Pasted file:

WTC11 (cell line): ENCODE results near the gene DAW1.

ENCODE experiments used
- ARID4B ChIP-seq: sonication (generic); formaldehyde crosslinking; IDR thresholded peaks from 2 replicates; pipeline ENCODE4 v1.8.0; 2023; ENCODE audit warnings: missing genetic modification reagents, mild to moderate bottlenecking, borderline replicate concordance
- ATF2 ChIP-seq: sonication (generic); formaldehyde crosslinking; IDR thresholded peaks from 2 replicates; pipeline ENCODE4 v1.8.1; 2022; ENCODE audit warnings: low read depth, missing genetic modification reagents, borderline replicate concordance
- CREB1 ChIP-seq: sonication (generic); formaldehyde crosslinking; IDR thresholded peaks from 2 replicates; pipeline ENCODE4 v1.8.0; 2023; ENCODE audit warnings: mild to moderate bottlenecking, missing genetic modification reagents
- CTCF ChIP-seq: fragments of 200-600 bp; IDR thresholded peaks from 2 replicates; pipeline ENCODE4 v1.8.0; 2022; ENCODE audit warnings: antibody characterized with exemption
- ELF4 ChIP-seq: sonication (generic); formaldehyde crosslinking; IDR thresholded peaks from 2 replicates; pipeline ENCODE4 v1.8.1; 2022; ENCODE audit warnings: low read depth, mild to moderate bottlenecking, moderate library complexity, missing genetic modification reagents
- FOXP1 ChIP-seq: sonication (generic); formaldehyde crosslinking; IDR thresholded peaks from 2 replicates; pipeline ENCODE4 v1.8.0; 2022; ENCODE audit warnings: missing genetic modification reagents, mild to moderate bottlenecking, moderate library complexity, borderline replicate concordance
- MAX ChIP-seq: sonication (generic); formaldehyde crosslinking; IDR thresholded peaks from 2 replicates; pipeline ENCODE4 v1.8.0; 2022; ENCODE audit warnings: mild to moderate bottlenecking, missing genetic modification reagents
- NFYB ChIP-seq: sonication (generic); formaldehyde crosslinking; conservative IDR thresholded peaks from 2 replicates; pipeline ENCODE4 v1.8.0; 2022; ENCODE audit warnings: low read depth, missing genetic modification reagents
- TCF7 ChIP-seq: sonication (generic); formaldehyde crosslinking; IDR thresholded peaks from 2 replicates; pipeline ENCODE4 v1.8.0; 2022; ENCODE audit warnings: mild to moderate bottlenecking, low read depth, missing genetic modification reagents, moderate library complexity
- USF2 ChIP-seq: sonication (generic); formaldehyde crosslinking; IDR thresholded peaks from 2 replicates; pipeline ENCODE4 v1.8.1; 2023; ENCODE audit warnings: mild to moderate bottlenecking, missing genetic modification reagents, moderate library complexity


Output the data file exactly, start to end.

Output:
WTC11 (cell line): ENCODE results near the gene DAW1.

ENCODE experiments used
- ARID4B ChIP-seq: sonication (generic); formaldehyde crosslinking; IDR thresholded peaks from 2 replicates; pipeline ENCODE4 v1.8.0; 2023; ENCODE audit warnings: missing genetic modification reagents, mild to moderate bottlenecking, borderline replicate concordance
- ATF2 ChIP-seq: sonication (generic); formaldehyde crosslinking; IDR thresholded peaks from 2 replicates; pipeline ENCODE4 v1.8.1; 2022; ENCODE audit warnings: low read depth, missing genetic modification reagents, borderline replicate concordance
- CREB1 ChIP-seq: sonication (generic); formaldehyde crosslinking; IDR thresholded peaks from 2 replicates; pipeline ENCODE4 v1.8.0; 2023; ENCODE audit warnings: mild to moderate bottlenecking, missing genetic modification reagents
- CTCF ChIP-seq: fragments of 200-600 bp; IDR thresholded peaks from 2 replicates; pipeline ENCODE4 v1.8.0; 2022; ENCODE audit warnings: antibody characterized with exemption
- ELF4 ChIP-seq: sonication (generic); formaldehyde crosslinking; IDR thresholded peaks from 2 replicates; pipeline ENCODE4 v1.8.1; 2022; ENCODE audit warnings: low read depth, mild to moderate bottlenecking, moderate library complexity, missing genetic modification reagents
- FOXP1 ChIP-seq: sonication (generic); formaldehyde crosslinking; IDR thresholded peaks from 2 replicates; pipeline ENCODE4 v1.8.0; 2022; ENCODE audit warnings: missing genetic modification reagents, mild to moderate bottlenecking, moderate library complexity, borderline replicate concordance
- MAX ChIP-seq: sonication (generic); formaldehyde crosslinking; IDR thresholded peaks from 2 replicates; pipeline ENCODE4 v1.8.0; 2022; ENCODE audit warnings: mild to moderate bottlenecking, missing genetic modification reagents
- NFYB ChIP-seq: sonication (generic); formaldehyde crosslinking; conservative IDR thresholded peaks from 2 replicates; pipeline ENCODE4 v1.8.0; 2022; ENCODE audit warnings: low read depth, missing genetic modification reagents
- TCF7 ChIP-seq: sonication (generic); formaldehyde crosslinking; IDR thresholded peaks from 2 replicates; pipeline ENCODE4 v1.8.0; 2022; ENCODE audit warnings: mild to moderate bottlenecking, low read depth, missing genetic modification reagents, moderate library complexity
- USF2 ChIP-seq: sonication (generic); formaldehyde crosslinking; IDR thresholded peaks from 2 replicates; pipeline ENCODE4 v1.8.1; 2023; ENCODE audit warnings: mild to moderate bottlenecking, missing genetic modification reagents, moderate library complexity